The music is OK, it's definitely not standard issue Nintendo. It's a bit like Street Fighter Alpha if you've played that, lots of techno stylings with a few squealing guitars thrown in, so probably not something you'd listen to on a car stereo but it does the job. You can't switch it off or even turn it down though, which is annoying.

25th September 2003, 01:01 AM
Iv'e played a little of the game and it is pretty good and fast. Phantom is harder to not hit walls however by a long shot. Even with the incredibly simplistic controls, this game is fun because it is a challenge to beat. I wish they would make the ship feel floaty however. XGRA, as far as speed is concerned blows this games doors off on the highest speed, and the physics are pretty decent as well with an added airbrake/slide feature. One ridiculous omission though. NO RACE TIMES ARE EVEN SHOWN, NOT EVEN AT THE END OF THE RACE. All you can see is lap records as you are racing. What a way to weck a good game. Oh, and for anyone who has played XG3, this is faster than even 1500cc. This is the xbox version by the way. The ps2 version was much choppier at times and looked nowhere near as good.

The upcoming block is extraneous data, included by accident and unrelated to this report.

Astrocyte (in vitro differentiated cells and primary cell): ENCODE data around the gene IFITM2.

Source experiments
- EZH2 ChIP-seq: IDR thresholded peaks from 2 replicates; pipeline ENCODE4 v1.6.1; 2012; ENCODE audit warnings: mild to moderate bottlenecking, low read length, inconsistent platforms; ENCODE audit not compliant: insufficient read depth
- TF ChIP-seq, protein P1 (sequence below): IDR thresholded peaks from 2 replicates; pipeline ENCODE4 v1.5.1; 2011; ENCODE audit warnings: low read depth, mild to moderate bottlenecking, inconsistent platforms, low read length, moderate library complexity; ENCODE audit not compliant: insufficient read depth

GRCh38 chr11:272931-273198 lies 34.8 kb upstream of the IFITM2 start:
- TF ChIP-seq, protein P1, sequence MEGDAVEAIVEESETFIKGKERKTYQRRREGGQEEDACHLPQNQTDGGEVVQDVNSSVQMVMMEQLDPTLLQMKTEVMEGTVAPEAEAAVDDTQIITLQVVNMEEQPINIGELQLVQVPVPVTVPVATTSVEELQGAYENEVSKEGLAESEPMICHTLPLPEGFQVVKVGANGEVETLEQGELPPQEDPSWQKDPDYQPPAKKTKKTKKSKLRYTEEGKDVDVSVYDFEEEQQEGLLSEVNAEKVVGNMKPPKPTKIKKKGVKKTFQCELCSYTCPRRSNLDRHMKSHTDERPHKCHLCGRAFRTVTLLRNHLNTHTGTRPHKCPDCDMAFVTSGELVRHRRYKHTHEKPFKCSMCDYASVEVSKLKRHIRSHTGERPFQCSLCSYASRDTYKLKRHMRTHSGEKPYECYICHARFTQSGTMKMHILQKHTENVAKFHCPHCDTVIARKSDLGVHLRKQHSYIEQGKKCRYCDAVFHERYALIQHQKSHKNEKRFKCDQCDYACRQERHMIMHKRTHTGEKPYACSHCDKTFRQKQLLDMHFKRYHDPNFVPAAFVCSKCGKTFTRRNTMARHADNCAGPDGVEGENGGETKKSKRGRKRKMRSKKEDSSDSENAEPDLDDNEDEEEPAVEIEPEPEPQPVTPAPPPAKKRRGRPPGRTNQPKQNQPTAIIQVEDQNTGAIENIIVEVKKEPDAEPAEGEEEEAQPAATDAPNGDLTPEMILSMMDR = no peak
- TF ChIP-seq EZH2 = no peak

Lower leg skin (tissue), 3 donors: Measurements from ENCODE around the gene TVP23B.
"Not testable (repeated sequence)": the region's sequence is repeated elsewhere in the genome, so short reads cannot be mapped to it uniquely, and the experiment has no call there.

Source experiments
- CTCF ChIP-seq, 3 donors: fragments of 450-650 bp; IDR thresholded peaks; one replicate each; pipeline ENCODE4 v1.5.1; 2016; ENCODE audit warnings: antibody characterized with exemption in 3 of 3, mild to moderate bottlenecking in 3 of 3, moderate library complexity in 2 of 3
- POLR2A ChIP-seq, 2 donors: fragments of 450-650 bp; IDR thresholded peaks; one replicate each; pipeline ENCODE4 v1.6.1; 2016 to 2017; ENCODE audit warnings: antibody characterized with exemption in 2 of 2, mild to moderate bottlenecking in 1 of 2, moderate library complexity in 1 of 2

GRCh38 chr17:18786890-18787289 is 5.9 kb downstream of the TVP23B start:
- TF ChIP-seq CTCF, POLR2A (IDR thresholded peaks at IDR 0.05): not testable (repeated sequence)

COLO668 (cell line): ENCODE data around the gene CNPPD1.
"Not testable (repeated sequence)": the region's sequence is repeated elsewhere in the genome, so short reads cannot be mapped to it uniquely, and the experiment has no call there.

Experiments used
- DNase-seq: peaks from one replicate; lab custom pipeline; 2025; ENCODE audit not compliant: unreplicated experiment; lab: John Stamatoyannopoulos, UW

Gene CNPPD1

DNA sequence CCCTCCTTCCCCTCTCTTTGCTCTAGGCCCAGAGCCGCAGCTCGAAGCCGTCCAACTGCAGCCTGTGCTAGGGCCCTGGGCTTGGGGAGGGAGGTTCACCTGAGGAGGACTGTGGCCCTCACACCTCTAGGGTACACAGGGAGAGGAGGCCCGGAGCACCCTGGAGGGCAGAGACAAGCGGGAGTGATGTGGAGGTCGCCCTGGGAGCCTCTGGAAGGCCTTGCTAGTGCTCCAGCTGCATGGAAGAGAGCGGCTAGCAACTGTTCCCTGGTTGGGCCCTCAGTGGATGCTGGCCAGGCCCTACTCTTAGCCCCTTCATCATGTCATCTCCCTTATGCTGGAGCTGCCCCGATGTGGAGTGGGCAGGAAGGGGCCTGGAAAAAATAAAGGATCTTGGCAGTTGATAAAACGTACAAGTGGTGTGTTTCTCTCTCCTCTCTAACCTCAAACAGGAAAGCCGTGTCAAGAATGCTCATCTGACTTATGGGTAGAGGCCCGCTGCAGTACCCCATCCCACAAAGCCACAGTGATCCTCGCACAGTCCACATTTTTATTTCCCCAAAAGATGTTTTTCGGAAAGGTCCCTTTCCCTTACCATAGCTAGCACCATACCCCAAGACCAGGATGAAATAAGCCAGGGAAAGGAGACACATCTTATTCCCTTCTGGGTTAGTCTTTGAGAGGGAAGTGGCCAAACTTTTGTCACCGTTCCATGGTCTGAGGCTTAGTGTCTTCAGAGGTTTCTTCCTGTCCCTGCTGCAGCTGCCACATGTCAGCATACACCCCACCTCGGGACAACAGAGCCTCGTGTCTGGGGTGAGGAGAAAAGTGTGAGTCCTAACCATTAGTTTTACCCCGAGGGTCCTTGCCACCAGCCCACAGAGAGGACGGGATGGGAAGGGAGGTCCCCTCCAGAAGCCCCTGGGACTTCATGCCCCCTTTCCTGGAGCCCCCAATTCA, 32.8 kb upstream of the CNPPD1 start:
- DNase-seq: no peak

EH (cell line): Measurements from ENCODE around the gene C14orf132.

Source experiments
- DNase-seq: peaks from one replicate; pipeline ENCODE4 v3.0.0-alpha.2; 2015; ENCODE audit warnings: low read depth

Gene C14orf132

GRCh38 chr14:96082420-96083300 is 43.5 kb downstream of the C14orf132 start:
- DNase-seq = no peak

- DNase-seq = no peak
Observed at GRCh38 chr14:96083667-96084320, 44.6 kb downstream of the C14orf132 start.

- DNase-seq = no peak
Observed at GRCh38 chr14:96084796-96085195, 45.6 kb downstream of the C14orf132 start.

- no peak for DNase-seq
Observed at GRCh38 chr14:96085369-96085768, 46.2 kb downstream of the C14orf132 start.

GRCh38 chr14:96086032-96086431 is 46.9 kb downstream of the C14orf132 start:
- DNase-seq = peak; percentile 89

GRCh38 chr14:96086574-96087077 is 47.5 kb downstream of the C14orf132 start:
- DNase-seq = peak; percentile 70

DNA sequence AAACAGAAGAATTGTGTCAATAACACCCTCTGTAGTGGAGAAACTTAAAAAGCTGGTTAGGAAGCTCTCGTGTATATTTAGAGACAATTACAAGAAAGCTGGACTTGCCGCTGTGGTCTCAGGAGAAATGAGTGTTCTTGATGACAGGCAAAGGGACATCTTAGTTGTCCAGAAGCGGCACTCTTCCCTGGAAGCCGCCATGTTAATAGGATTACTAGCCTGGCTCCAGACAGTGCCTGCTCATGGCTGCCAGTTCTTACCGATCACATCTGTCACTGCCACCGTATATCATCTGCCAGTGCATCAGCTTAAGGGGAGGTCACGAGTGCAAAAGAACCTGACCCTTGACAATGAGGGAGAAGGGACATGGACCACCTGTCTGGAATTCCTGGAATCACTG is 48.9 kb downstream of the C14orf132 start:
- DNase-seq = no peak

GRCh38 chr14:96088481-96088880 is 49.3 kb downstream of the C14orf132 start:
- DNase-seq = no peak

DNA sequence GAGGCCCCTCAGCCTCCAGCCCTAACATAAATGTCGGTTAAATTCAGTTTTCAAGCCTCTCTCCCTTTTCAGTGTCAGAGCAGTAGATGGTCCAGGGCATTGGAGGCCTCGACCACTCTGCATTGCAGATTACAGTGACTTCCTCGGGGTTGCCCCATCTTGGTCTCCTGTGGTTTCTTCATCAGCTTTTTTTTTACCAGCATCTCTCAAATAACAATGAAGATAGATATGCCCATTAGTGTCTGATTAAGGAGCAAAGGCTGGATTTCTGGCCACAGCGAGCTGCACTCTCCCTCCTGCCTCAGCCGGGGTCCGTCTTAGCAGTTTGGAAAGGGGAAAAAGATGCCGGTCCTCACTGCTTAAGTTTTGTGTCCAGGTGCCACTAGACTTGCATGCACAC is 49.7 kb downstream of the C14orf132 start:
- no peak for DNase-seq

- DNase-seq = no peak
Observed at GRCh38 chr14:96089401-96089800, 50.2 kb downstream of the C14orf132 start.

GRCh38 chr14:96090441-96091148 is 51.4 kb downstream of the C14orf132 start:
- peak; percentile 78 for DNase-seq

25th September 2003, 10:12 AM
Sounds good - I'll definitely be getting a copy of XGRA. May have to wait a while before I can afford it though. Also on the basis of what you said Al about the PS2 version I think it'll be wise for me to wait for the Game Cube release.